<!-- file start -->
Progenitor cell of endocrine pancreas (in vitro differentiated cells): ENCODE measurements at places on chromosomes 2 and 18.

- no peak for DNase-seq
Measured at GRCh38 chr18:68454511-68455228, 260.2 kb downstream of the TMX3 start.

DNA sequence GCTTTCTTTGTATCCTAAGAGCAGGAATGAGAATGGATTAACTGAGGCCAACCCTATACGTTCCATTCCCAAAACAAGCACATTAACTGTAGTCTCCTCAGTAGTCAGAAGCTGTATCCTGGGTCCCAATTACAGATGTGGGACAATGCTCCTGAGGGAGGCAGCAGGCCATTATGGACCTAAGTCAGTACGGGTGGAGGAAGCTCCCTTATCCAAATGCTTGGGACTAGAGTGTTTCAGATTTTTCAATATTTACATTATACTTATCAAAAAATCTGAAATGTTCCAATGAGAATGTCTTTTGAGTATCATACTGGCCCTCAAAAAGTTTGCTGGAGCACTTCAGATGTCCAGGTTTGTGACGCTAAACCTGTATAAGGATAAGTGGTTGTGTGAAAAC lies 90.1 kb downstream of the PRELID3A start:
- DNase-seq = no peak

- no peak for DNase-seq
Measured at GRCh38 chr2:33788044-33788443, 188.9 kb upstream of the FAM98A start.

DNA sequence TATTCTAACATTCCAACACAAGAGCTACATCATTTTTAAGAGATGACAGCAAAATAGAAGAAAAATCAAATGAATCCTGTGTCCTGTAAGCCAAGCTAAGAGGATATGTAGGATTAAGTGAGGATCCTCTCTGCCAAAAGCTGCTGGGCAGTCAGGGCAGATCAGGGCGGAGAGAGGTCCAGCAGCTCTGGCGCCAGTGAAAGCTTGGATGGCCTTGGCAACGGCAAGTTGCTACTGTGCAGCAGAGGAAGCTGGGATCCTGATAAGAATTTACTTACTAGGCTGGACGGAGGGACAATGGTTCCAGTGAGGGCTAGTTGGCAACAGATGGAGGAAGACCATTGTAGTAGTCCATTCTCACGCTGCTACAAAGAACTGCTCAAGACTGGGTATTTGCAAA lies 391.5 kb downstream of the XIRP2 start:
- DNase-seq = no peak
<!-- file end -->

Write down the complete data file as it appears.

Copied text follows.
Progenitor cell of endocrine pancreas (in vitro differentiated cells): ENCODE measurements at places on chromosomes 2 and 18.

- no peak for DNase-seq
Measured at GRCh38 chr18:68454511-68455228, 260.2 kb downstream of the TMX3 start.

DNA sequence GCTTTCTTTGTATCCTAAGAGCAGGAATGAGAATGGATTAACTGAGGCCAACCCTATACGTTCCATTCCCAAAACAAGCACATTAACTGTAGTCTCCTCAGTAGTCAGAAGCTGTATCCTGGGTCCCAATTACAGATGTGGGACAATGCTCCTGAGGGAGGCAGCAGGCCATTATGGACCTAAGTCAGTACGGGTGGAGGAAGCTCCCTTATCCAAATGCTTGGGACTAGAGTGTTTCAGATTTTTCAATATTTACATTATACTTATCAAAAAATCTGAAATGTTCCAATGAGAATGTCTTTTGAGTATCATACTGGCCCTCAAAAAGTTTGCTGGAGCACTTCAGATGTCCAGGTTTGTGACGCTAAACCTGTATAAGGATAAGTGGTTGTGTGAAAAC lies 90.1 kb downstream of the PRELID3A start:
- DNase-seq = no peak

- no peak for DNase-seq
Measured at GRCh38 chr2:33788044-33788443, 188.9 kb upstream of the FAM98A start.

DNA sequence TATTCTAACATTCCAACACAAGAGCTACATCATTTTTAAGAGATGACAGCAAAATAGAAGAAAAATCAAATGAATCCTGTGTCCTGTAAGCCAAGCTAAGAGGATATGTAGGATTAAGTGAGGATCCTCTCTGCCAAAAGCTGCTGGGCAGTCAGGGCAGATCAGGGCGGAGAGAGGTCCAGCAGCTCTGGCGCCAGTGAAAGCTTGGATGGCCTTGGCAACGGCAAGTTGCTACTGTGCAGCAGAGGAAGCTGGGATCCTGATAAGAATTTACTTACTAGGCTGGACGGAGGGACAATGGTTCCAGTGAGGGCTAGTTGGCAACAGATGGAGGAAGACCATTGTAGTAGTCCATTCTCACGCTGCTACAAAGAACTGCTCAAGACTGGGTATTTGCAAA lies 391.5 kb downstream of the XIRP2 start:
- DNase-seq = no peak